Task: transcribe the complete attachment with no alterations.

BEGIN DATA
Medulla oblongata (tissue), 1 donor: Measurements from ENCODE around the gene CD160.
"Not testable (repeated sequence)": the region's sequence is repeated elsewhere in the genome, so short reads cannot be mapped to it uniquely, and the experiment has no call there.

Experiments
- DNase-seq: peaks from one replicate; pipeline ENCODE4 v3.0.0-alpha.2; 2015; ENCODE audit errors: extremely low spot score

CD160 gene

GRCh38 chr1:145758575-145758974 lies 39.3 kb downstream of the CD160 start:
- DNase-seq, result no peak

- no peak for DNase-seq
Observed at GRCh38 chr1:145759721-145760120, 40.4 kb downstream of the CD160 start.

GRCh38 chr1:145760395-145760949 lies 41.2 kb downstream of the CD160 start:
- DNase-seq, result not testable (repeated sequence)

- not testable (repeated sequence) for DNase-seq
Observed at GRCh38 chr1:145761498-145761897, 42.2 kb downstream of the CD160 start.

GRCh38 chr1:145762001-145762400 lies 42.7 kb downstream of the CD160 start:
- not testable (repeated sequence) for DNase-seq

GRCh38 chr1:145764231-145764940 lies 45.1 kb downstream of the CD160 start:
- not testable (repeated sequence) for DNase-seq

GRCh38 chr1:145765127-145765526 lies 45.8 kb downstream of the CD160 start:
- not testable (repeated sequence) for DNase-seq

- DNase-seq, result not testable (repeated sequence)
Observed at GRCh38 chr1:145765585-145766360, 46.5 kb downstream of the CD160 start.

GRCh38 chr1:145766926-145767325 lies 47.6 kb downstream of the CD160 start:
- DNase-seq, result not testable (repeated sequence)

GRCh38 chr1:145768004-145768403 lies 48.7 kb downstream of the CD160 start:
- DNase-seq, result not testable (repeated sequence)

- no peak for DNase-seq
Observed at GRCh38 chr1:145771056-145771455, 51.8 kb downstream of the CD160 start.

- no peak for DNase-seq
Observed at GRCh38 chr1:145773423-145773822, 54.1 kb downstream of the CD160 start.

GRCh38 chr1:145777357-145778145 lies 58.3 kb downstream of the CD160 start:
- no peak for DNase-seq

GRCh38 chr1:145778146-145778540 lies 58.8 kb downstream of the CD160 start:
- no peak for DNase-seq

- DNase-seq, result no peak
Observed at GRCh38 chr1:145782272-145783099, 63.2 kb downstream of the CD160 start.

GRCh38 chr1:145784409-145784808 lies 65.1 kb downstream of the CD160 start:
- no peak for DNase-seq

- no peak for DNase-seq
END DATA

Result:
Medulla oblongata (tissue), 1 donor: Measurements from ENCODE around the gene CD160.
"Not testable (repeated sequence)": the region's sequence is repeated elsewhere in the genome, so short reads cannot be mapped to it uniquely, and the experiment has no call there.

Experiments
- DNase-seq: peaks from one replicate; pipeline ENCODE4 v3.0.0-alpha.2; 2015; ENCODE audit errors: extremely low spot score

CD160 gene

GRCh38 chr1:145758575-145758974 lies 39.3 kb downstream of the CD160 start:
- DNase-seq, result no peak

- no peak for DNase-seq
Observed at GRCh38 chr1:145759721-145760120, 40.4 kb downstream of the CD160 start.

GRCh38 chr1:145760395-145760949 lies 41.2 kb downstream of the CD160 start:
- DNase-seq, result not testable (repeated sequence)

- not testable (repeated sequence) for DNase-seq
Observed at GRCh38 chr1:145761498-145761897, 42.2 kb downstream of the CD160 start.

GRCh38 chr1:145762001-145762400 lies 42.7 kb downstream of the CD160 start:
- not testable (repeated sequence) for DNase-seq

GRCh38 chr1:145764231-145764940 lies 45.1 kb downstream of the CD160 start:
- not testable (repeated sequence) for DNase-seq

GRCh38 chr1:145765127-145765526 lies 45.8 kb downstream of the CD160 start:
- not testable (repeated sequence) for DNase-seq

- DNase-seq, result not testable (repeated sequence)
Observed at GRCh38 chr1:145765585-145766360, 46.5 kb downstream of the CD160 start.

GRCh38 chr1:145766926-145767325 lies 47.6 kb downstream of the CD160 start:
- DNase-seq, result not testable (repeated sequence)

GRCh38 chr1:145768004-145768403 lies 48.7 kb downstream of the CD160 start:
- DNase-seq, result not testable (repeated sequence)

- no peak for DNase-seq
Observed at GRCh38 chr1:145771056-145771455, 51.8 kb downstream of the CD160 start.

- no peak for DNase-seq
Observed at GRCh38 chr1:145773423-145773822, 54.1 kb downstream of the CD160 start.

GRCh38 chr1:145777357-145778145 lies 58.3 kb downstream of the CD160 start:
- no peak for DNase-seq

GRCh38 chr1:145778146-145778540 lies 58.8 kb downstream of the CD160 start:
- no peak for DNase-seq

- DNase-seq, result no peak
Observed at GRCh38 chr1:145782272-145783099, 63.2 kb downstream of the CD160 start.

GRCh38 chr1:145784409-145784808 lies 65.1 kb downstream of the CD160 start:
- no peak for DNase-seq

- no peak for DNase-seq